Cloud Atlas deserves its R rating. There's plenty of bad language, skin, and bloody violence in it. And for those and other reasons, I don't recommend this movie.
For one thing, it's long (172 minutes). An hour in, I congratulated myself that I didn't shell out money for it, as I used a Regal reward to get in for free. But that tells you that I wasn't liking Cloud Atlas very much - until another hour or so had passed. Then it finally started to grow on me. By the end, I thought that to do it justice, I really should see it again. But...no, I'm not going to do that. For several reasons.
Much of the acting is just not that good. Halle Berry in particular looks like she's in a high school play. And for me, Tom Hanks is totally out of place - in every iteration. The weird language his and Berry's characters speak in post-apocalyptic Hawaii is just silly. I can imagine Tom and Halle must have burst out laughing in take after take. In order to play five, six, or seven different people, all the actors had to have amazing makeovers. The prosthetics and wardrobe budgets alone had to be ginormous. In a way, it's kind of fun trying to identify who's who. But after a while, I was wondering if it was really all that necessary to make the same people play all those different parts. Obviously, the point was to show that people are connected over time and space. But still.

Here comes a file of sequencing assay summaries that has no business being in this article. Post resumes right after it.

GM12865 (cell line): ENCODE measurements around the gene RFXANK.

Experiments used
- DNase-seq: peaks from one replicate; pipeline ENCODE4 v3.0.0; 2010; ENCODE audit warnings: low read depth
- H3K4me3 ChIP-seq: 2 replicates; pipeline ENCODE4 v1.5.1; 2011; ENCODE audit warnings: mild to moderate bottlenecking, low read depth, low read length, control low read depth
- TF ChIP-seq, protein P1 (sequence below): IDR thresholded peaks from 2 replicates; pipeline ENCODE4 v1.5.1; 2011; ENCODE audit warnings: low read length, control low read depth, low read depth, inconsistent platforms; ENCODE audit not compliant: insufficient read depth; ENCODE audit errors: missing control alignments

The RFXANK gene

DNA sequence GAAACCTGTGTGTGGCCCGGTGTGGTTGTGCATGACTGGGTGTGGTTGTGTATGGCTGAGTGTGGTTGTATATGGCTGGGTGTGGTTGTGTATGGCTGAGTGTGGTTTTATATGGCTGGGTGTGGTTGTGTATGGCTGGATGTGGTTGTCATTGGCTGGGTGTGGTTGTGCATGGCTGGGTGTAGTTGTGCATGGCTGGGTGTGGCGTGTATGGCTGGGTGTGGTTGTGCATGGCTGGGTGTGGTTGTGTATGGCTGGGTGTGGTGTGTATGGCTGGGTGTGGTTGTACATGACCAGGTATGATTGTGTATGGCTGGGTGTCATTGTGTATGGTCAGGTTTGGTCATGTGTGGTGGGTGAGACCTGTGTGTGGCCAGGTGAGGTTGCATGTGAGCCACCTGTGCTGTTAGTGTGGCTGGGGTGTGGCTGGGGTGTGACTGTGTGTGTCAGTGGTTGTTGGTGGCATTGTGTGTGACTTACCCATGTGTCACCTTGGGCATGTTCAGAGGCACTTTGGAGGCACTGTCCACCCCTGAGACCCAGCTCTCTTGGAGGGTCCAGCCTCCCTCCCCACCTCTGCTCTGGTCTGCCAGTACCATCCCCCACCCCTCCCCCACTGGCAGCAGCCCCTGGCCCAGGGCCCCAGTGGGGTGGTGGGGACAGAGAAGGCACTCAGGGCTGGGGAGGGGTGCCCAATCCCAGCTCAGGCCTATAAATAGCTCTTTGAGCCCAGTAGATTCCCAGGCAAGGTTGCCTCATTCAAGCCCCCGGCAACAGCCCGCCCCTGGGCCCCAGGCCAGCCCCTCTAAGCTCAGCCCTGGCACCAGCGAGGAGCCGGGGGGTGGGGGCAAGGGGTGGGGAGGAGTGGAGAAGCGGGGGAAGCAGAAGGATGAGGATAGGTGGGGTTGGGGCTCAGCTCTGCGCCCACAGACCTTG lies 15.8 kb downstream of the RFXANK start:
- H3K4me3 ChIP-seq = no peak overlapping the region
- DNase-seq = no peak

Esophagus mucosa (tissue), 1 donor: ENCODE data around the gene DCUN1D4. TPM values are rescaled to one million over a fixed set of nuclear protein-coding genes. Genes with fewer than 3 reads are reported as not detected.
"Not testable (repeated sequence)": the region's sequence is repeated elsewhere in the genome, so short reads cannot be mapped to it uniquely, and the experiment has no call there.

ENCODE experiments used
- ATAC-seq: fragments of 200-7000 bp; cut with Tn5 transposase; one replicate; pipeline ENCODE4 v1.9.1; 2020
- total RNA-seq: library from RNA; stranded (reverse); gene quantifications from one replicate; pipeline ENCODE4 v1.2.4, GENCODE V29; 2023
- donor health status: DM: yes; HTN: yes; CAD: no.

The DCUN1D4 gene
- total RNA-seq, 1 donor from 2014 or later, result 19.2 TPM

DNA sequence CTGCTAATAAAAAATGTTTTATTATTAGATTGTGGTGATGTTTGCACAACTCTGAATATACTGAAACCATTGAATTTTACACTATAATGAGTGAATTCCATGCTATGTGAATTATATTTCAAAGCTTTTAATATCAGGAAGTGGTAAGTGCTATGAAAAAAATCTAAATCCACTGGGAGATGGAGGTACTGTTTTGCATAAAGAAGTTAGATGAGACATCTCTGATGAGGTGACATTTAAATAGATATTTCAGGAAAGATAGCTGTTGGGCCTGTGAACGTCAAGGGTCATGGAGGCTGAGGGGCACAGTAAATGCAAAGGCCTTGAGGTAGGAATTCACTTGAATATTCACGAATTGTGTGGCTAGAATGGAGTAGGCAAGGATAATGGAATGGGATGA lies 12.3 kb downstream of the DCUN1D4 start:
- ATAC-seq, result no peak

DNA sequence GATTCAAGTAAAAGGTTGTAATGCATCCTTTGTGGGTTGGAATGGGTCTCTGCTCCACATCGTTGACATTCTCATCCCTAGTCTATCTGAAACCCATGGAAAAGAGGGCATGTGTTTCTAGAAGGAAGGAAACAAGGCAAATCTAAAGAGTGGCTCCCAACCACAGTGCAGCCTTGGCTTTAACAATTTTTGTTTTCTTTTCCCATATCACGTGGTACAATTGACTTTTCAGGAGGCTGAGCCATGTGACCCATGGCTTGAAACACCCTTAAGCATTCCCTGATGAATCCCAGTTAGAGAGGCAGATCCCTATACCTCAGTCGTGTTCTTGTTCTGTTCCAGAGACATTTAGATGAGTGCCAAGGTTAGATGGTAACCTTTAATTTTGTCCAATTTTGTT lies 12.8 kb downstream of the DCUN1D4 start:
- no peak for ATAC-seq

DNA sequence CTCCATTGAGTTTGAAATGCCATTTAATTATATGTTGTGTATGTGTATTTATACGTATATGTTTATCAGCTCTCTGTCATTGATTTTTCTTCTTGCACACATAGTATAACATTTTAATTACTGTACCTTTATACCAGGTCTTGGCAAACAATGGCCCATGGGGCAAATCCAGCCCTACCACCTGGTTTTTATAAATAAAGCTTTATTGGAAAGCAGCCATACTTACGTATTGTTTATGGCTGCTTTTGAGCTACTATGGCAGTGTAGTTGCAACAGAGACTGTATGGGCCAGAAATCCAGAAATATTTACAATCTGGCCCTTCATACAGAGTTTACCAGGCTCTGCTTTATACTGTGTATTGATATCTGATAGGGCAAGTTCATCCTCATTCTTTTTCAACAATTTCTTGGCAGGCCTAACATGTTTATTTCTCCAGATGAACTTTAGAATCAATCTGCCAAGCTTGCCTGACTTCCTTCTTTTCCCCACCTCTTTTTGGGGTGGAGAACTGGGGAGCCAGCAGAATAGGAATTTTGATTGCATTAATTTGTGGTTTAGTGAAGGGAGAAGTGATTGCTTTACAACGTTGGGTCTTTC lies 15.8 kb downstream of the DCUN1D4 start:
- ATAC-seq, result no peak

Another fine and haunting performance is turned in by Hugh Weaving (of Agent Smith fame). In one of the film's stories, he plays a devil-like character. I had a new image of Satan tempting Jesus in the wilderness.
Along the way, Cloud Atlas manages to preach against Big Oil, nuclear power, capitalism, homophobia, and of course Christianity. However, there is a redeeming element that I should mention. The film ennobles self-sacrifice for the good of others. A refrain heard throughout the movie is, "Our lives are not our own. We are bound to others, past and present. And by each crime and every kindness, we birth our future." That's true, so far as it goes. But John Calvin (1509-1564) had a more God-centered philosophy:
We are not our own: let not our reason nor our will, therefore, sway our plans and deeds. We are not our own: let us therefore not set it as our goal to seek what is expedient for us according to the flesh. We are not our own: insofar as we can, let us therefore forget ourselves and all that is ours. Conversely, we are God's: let us therefore live for him and die for him. We are God's: let his wisdom and will therefore rule all our actions. We are God's: let all the parts of our life accordingly strive toward him as our only lawful goal.